Q: What gave you the idea for the book?
A: It’s hard to say, exactly. I started writing with the shipwreck scene – I was thinking about refugees over the centuries, displaced by war and religious upheaval. Then I was thinking about the way in which people discuss, sometimes fearfully, the explosion in information in the world right now, and the parallels to the centuries after the printing press was developed in Europe, and the role printing played in the Reformation and CounterReformation. Somewhere out of that came the core of the book.
Q: How much research did you do?
A: For Act of Faith I spent nearly as much time doing the historical research as I did drafting. There are a million things I needed to know about the time and places in which the book is set, and even though I chose a period with which I was vaguely familiar, I also need to check all my assumptions and memories of what happened when. Most of the work is just to make sure you don’t write anything wrong – simple things, like the fact that people didn’t normally say “hello” or shake hands, as a greeting. In fact, one thing I learned was that it was the Puritans who introduced shaking hands in England, as a sign of equality, and everyone else thought it quite hilarious.
Q: Are the characters based on real people?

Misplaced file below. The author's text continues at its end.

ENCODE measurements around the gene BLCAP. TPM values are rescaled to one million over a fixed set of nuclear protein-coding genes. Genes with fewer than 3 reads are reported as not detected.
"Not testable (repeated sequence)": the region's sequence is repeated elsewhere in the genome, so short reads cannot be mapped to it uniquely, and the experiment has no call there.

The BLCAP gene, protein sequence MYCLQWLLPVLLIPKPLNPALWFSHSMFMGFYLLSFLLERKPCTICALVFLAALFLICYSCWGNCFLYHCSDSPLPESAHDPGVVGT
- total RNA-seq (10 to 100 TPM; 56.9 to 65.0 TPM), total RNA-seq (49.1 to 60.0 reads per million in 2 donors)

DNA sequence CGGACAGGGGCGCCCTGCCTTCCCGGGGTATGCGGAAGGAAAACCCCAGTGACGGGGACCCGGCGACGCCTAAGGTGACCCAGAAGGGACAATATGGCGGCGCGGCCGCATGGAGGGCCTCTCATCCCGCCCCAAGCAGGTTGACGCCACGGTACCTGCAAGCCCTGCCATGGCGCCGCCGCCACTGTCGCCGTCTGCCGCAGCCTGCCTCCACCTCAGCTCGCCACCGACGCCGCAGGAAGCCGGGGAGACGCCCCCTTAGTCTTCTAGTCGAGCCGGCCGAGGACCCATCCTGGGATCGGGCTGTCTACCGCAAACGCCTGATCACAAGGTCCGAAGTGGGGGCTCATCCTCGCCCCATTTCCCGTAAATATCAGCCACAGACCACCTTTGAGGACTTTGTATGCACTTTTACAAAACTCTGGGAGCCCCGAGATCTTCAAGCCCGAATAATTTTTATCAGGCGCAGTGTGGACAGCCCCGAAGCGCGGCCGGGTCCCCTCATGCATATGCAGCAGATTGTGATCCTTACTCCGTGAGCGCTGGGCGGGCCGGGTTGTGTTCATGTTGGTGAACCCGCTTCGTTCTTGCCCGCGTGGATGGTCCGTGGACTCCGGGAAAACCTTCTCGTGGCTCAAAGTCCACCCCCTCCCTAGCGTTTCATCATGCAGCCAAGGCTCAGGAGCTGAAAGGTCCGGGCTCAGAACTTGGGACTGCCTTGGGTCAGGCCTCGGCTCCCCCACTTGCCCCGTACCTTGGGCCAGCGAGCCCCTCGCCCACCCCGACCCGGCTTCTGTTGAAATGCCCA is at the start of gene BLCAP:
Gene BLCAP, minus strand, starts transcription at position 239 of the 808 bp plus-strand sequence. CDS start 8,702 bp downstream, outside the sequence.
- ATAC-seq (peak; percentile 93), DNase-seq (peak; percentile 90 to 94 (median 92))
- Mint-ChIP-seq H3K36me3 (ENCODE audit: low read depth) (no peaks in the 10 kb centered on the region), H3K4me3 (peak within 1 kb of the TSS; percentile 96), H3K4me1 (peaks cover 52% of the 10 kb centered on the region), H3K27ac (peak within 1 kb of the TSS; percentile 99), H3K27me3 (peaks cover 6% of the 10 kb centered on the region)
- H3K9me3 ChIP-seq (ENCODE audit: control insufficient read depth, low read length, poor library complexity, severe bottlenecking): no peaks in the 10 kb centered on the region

A: None of them are based on anyone in particular, but Isabella is a reminder to us that there were women in the 17th century (and before) who were well-educated and talented, and also that there were many who worked for a living.
Master de Aquila is based on a whole generation of Spanish and Portuguese printers who fled persecution and headed for Amsterdam, Venice and elsewhere. Al-Qasim is emblematic, too, of the great thinkers and scientists of Arabic and Ottoman scholarship of the time who also faced persecution in Europe. The other characters are entirely fictional.
Q: Did anyone ever escape from the Inquisition?
A: A few people did escape from the dungeons or in transit, but I don’t think anyone escaped quite so publicly – and frankly, I don’t think anyone would have. But when I was researching the autos de fe, I read that the guards were rarely armed, because the main weapons used were awe, fear and faith. And that made me wonder: what would happen if you called their bluff?
Q: Who is your favourite character?
A: I’m very fond of Isabella but I must confess that the character I see most clearly in my mind is Signora Contarini.
Q: Why isn’t there more romance in it?
A: I think Isabella’s got enough on her mind for the moment, don’t you? The story I wanted to tell in this book is about friendship and ideas and books and freedom in all its forms – and what happens when the authorities try to prevent ideas or block freedom. So she’s got a fair bit going on already. Besides, as Signora Contarini says, Isabella can afford to wait – for her equal. But you never know what might happen in The Sultan’s Eyes…
Q: What will happen next?
A: Not telling. Much.